[R-sig-Geo] best practice for reading large shapefiles?

Alex Mandel tech_dev at wildintellect.com
Wed Apr 27 03:16:56 CEST 2016

So the trick I use is to load vector data into PostGIS or Spatialite.
Then do basic spatial filtering with queries in those DB (SQL). Once
I've subset and manipulated what I want, either create a new Table or
View with the results. Then read those results in R.

The bottleneck you have is likely the reading of everything into memory
in R, which usually takes more memory than the original file size. So
changing sources won't help, only subsetting prior to loading will help.


On 04/26/2016 03:24 PM, Chris Reudenbach wrote:
> Vinh
> Even if it might be in this list OT, IMHO R is not the best tool for
> dealing with this amount of vector data. Actually I agree completely
> with Roger's remarks and corresponding to the "competent platform" you
> also may think about using software for big data...
> As Roger already has clarified: The recommendation what might be best
> depends highly  on your questions and issues or on the type of analysis
> you need to run and cannot be answered straightforward.
> I think Edzer can clarify up to which size sp object are still "usable",
> following my experience  i would guess something like 500K polygons 1M
> lines and up to 5M points but it is highly dependent on the number of
> attributes. So you are far beyond this.
> If you want to deal with this amount of spatial vector data using R, it
> is highly reasonable to have a look at one of the mature GIS packages
> like GRASS or QGIS. You can use them via their APIs.
> Nevertheless you easily can put it in postgres/postgis and perform all
> operations/analysis using the spatial capabilities and build in
> functions of postgis if you are an experienced PostGis user.
> cheers
> Chris
> Am 26.04.2016 um 22:33 schrieb Vinh Nguyen:
>> On Tue, Apr 26, 2016 at 1:12 PM, Roger Bivand <Roger.Bivand at nhh.no>
>> wrote:
>>> On Tue, 26 Apr 2016, Vinh Nguyen wrote:
>>>> Would loading the shapefile into postgresql first and then use readOGR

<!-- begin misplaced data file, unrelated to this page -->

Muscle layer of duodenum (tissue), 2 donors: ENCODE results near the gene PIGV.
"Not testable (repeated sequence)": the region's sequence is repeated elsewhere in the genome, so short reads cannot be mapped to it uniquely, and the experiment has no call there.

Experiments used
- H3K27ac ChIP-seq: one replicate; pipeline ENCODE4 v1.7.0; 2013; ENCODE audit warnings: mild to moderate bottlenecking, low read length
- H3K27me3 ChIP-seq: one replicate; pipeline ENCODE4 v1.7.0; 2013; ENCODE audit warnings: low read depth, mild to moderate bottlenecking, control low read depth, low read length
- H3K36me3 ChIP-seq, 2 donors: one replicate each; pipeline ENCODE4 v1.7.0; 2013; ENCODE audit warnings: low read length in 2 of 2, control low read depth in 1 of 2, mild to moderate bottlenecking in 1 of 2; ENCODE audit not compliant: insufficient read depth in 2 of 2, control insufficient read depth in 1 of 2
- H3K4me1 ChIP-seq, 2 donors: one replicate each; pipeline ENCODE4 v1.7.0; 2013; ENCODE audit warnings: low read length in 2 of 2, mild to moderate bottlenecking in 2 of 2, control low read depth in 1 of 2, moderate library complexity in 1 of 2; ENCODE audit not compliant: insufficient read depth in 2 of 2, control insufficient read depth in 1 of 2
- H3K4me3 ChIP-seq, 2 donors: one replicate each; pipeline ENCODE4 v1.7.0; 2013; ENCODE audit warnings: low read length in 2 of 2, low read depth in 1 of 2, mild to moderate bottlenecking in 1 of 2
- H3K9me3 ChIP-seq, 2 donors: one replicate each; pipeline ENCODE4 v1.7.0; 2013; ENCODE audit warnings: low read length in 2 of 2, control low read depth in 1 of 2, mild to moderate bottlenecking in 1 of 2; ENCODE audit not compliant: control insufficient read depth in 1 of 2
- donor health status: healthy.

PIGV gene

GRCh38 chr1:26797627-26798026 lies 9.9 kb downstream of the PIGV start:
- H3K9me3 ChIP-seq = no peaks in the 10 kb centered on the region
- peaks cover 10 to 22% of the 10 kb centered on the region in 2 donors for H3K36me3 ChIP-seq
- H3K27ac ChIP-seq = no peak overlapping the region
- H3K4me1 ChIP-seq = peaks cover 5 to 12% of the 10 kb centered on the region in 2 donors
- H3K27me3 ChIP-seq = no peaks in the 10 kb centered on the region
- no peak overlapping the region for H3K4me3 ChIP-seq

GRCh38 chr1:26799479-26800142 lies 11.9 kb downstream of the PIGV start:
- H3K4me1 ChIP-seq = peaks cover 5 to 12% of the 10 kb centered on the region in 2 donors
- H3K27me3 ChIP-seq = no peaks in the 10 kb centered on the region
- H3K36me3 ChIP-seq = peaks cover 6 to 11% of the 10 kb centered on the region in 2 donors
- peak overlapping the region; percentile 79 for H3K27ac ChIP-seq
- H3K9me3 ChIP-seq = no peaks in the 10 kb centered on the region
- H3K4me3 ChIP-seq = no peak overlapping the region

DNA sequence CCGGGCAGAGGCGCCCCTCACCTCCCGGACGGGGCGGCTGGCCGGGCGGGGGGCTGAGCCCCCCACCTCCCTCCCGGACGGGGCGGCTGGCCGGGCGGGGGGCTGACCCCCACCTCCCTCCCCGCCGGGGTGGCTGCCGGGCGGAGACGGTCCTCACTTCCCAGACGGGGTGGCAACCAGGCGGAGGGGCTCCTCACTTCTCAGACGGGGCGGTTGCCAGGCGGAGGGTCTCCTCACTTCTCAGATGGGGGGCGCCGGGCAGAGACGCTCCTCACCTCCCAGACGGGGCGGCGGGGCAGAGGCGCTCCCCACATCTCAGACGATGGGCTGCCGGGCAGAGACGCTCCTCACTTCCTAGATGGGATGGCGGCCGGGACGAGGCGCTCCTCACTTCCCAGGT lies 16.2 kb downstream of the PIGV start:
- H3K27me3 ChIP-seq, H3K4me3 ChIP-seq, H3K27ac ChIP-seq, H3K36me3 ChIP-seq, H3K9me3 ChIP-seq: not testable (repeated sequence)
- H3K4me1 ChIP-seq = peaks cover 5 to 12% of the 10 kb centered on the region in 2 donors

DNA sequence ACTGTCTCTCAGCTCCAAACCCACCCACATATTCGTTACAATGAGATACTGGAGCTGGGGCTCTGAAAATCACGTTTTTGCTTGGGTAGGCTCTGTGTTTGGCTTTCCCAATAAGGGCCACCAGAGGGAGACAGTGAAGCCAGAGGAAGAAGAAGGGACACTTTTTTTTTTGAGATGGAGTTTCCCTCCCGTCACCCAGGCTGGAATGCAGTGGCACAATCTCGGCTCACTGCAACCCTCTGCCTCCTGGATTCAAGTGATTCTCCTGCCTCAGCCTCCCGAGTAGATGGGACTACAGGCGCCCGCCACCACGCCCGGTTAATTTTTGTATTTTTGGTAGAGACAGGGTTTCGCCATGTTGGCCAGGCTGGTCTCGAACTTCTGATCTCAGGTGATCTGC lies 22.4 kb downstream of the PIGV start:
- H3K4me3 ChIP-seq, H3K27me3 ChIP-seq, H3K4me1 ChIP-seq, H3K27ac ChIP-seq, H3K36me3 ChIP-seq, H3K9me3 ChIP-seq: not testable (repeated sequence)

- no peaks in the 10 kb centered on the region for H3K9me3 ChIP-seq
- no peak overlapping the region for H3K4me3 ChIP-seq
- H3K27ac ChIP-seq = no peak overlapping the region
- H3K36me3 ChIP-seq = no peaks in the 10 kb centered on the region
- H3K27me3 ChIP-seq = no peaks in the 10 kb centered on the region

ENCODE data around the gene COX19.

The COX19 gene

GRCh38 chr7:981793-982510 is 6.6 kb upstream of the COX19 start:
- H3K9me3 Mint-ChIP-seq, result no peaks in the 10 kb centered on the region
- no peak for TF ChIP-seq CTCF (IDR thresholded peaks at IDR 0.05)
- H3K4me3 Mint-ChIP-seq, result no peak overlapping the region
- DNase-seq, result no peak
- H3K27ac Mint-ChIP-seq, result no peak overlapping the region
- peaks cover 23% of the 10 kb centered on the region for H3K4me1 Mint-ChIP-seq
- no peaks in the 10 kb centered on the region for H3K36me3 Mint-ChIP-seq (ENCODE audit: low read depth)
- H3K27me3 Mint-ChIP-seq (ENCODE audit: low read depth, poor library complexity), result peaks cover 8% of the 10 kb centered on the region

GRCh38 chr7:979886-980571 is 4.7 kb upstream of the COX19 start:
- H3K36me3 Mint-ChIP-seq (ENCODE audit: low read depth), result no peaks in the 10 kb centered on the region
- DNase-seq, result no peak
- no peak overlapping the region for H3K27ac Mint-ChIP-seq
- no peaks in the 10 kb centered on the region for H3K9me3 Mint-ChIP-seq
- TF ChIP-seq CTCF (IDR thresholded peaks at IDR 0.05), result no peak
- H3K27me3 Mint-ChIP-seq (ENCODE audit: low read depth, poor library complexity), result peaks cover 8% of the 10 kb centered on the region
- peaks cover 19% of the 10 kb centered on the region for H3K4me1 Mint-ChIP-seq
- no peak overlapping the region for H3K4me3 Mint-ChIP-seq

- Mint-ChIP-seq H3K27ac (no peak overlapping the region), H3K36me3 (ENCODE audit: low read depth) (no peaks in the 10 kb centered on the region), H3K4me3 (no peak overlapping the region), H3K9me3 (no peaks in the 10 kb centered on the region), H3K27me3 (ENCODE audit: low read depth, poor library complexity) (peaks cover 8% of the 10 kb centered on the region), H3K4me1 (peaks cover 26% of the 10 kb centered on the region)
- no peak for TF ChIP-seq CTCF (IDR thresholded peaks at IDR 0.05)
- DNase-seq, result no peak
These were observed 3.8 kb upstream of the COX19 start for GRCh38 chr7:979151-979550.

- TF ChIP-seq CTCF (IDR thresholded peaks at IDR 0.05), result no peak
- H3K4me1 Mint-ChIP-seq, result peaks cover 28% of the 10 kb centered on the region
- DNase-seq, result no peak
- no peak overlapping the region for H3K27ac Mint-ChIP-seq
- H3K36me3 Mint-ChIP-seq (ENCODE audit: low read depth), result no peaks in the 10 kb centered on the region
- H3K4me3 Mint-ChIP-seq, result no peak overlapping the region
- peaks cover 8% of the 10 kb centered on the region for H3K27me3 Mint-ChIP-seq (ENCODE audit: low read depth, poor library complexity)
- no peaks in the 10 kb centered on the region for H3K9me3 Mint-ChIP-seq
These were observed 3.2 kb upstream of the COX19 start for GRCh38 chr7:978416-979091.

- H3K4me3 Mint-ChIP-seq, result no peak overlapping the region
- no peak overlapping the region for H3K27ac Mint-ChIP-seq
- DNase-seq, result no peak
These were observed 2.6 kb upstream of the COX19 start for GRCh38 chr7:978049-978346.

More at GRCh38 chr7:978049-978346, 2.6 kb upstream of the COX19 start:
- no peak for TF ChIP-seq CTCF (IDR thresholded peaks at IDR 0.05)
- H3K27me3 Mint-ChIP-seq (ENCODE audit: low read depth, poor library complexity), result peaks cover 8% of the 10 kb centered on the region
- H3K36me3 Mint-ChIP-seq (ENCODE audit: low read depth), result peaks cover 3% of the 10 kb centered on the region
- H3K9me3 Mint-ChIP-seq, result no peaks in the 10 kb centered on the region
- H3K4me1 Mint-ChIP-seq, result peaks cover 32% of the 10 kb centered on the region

>>>> to read from postgres be a recommended approach?  That is, would the
>>>> bottleneck still occur?  Thank you.
>>> Most likely, as both use the respective OGR drivers. With data this
>>> size,
>>> you'll need a competent platform (probably Linux, say 128GB RAM) as
>>> everything is in memory. I find it hard to grasp what the point of doing
>>> this might be - visualization won't work as none of the considerable
>>> detail
>>> certainly in these files will be visible. Can you put the lot into an
>>> SQLite
>>> file and access the attributes as SQL queries? I don't see the
>>> analysis or
>>> statistics here.
>> - I can't tell from your response whether you are recommending PostGIS
>> is a recommended approach or not.  Could you clarify?
>> - I am working on a Windows server with 64gb ram, so not too weak,
>> especially for some files that are a few gb in size.  Again, not sure
>> if the job just halted or it's still running, but just rather slow.
>> I've killed it for now as the memory usage still has not grown after a
>> few hours.
>> - Yes, the shapes are quite granular and many in quantity.  The use
>> case was not to visualize them all at once.  Wanted a master file so
>> that when I get a data set of interest, I could intersect the two and
>> then subset the areas of interest (eg, within a state or county).
>> Then visualize/analyze from there.  The master shapefile was meant to
>> make it easy (reading in one file) as opposed to deciding which
>> shapefile to read in depending on the project.
>> - I just looked back at the 30 PLSS zip files, and they provide shapes
>> for 3 levels of granularity.  I went with the smallest.  I just
>> realized that the mid-size one would be sufficient for now, which
>> results in dbf=138mb and shp=501mb.  Attempting to read this in now (~
>> 30 minutes), which I assume will read in fine after some time.  Will
>> respond to this thread if this is not the case.
>> Thanks for responding Roger.
>> -- Vinh
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